Although you'd assume aluminium windows are grey or metal in colour, many manufacturers offer lots of different options.
You can find out more about the cost of different types of windows and materials by visiting our page on double glazing prices. Once you're ready to start shopping, our page on double glazing quotes and sales tactics will help you avoid common sales tricks.
Double glazed doors are a great way to bring light and the outside into your home. Our gallery shows the various types of double glazed doors. Scroll down below to see more information about each.
Patio sliding doors
Patio sliding doors - which are often referred to as patio doors or sliding doors - are glass doors that slide open. Typically one moves while the other stays static, but you can have both sliding.
They're a good option if you want to save space as they won't encroach on your garden or home. Sliding doors can be uPVC or aluminium and come in a range of colours and finishes.
Sometimes called ‘French windows’, these glass doors open out like casement windows. Although both can open, you can choose to have one open at a time and keep the other closed.
As well as aluminium and uPVC, French doors can come in wood, too. Again, there are lots of finishes available.
It's worth keeping in mind that with these doors you might want to use 'stays' which are essentially hooks to ensure the door stays open and doesn't fly back or shut in the wind.
Bi-fold doors are a set of two or more glass doors that fold back onto each other in a concertina. With these types of doors, you won't need anything to hold them open as they automatically stay where you open them to.
They come in aluminium and uPVC and various colours. They're a typically stylish, contemporary option, particularly if they are in aluminium.
Where to buy double glazing
There are a couple of ways in which you can buy double glazing. You can either choose a well-known, recognised double glazing company, such as Anglian, Eversest and Safestyle, or an independent double glazing company in your local area.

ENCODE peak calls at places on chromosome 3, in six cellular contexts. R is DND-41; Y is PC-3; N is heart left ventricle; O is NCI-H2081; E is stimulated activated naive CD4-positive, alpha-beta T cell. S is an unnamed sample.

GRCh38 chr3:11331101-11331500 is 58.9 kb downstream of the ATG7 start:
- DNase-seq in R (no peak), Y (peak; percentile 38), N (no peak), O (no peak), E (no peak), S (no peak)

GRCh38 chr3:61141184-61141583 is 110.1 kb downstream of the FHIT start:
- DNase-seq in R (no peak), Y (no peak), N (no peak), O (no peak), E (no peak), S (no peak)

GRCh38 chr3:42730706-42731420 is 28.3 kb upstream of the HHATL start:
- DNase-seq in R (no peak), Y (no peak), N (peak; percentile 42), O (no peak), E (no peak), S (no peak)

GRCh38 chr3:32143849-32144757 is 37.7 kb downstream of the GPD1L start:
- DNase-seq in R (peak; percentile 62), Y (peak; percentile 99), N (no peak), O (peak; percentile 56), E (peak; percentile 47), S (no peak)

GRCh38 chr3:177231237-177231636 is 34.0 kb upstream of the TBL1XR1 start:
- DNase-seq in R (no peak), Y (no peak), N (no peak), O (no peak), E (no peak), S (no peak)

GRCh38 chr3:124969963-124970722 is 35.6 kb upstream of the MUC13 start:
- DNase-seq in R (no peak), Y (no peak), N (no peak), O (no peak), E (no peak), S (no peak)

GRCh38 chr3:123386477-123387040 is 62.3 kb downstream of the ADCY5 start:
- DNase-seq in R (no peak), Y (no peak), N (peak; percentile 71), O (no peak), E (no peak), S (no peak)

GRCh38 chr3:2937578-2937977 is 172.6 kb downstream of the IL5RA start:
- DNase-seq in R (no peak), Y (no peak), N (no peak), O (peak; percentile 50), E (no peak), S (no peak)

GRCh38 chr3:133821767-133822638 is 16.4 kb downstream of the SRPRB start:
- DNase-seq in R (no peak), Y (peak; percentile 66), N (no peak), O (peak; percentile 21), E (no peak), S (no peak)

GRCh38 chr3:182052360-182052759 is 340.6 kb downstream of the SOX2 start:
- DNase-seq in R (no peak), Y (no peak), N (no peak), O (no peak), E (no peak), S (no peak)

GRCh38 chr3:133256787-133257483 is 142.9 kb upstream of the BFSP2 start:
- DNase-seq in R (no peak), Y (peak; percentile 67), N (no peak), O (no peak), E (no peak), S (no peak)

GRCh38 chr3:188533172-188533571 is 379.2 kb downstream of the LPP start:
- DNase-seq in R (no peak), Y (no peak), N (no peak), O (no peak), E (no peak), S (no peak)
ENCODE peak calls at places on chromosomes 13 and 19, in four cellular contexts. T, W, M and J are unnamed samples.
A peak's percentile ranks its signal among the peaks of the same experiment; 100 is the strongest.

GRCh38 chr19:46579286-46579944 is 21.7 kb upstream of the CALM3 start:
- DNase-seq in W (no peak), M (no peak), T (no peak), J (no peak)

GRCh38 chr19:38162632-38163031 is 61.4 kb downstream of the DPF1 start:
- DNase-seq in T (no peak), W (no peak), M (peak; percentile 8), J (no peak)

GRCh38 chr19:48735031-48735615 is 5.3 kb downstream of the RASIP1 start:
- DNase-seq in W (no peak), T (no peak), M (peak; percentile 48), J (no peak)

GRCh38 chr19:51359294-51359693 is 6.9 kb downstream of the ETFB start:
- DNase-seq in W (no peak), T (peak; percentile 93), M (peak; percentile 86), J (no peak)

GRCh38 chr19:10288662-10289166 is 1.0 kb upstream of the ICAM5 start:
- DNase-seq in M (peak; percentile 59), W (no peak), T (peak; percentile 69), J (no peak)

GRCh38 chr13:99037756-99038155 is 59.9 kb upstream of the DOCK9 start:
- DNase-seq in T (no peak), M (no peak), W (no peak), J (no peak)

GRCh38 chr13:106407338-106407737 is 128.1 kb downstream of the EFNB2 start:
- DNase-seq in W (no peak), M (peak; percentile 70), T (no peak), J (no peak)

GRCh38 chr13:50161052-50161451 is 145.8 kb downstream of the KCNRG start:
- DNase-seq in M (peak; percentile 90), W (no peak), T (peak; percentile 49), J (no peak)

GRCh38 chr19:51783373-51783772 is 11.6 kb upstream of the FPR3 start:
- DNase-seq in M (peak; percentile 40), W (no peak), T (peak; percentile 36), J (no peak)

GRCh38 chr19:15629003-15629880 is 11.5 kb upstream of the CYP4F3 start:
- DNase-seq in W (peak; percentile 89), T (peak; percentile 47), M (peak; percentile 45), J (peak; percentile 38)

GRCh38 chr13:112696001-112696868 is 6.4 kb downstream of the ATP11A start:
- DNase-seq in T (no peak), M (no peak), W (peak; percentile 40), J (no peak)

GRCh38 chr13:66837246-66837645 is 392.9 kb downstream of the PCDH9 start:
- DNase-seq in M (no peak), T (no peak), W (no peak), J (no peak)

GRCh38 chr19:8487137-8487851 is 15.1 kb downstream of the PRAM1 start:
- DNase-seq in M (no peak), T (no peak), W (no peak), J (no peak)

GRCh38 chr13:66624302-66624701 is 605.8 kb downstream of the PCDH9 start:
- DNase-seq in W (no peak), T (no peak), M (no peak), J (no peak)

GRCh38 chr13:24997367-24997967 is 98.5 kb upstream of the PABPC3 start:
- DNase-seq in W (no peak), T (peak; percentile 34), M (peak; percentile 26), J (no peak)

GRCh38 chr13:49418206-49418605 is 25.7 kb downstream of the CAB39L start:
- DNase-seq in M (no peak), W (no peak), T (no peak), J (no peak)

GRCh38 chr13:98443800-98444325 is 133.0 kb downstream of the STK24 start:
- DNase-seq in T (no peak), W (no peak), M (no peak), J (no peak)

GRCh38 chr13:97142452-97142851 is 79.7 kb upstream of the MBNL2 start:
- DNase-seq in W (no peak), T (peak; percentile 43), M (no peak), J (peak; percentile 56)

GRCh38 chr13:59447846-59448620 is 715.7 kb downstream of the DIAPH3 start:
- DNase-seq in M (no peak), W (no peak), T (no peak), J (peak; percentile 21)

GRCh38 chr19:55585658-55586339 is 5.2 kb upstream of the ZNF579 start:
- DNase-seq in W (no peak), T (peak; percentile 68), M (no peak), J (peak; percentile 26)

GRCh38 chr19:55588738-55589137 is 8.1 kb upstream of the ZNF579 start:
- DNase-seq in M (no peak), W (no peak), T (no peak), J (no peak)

If you're building a new room, such as an extension, or home and will be getting new windows, you can also use the independent builder or joiner you're already co-ordinating with for your project.
83% of the 2,152 people we surveyed in September 2018 used an independent company, builder or joiner. Our page on independent double glaziers reveals how people rated them for a number of different aspects, such as customer service and quality of products and installation.
You can use Which? Trusted Traders to find an independent near you. All companies and traders that bare our logo have been through stringent background checks and must sign up to our code of conduct, so you can be assured they're reputable.
Before you start getting quotes for double glazing, having a good idea of what you want and your requirements means that you'll be better informed and more in control with a salesman.
It'll also mean that the quotation can be much more tailored to your specific needs, so you have a true idea of what you'll need to pay.
Trade shows or consumer home exhibitions are a good place to start. You'll be able to see a wide range of double glazed windows and doors in one place.
Also, take a look at the homes in your area. What kind of windows do similar properties to yours have? Is there a type that's common in your road? You don't want your home to stick out like a sore thumb.
Remember that at some point you may sell your home, so make sure the style you choose won't put potential buyers off.
A number of homeowners we spoke to suggested visiting companies' showrooms/warehouses. When there, ask whether the double glazing is made on site to order or bought in. This will give you an idea on how long it might take to get the products to you, and whether the company will have control over quality.
It's a good idea to also discuss the technological benefits of different systems when visiting a showroom, so that you can get a feel for how knowledgeable and professional the company seems. One homeowner said:
Think about warranties. Some double glazing companies offer lifetime guarantees, other 10 years. Check what the warranty covers and make sure the hardware is included - this is often only covered for one or five years.
Whether it's the buying, delivery or installation stage of your process, if you have concerns or questions, speak to the company sooner rather than later. Most things can be solved easily with time and consideration.
If you experience any problems with your double glazing company, our page on your right when buying double glazing runs you though your legal rights and the steps to follow to get things put right or your money back.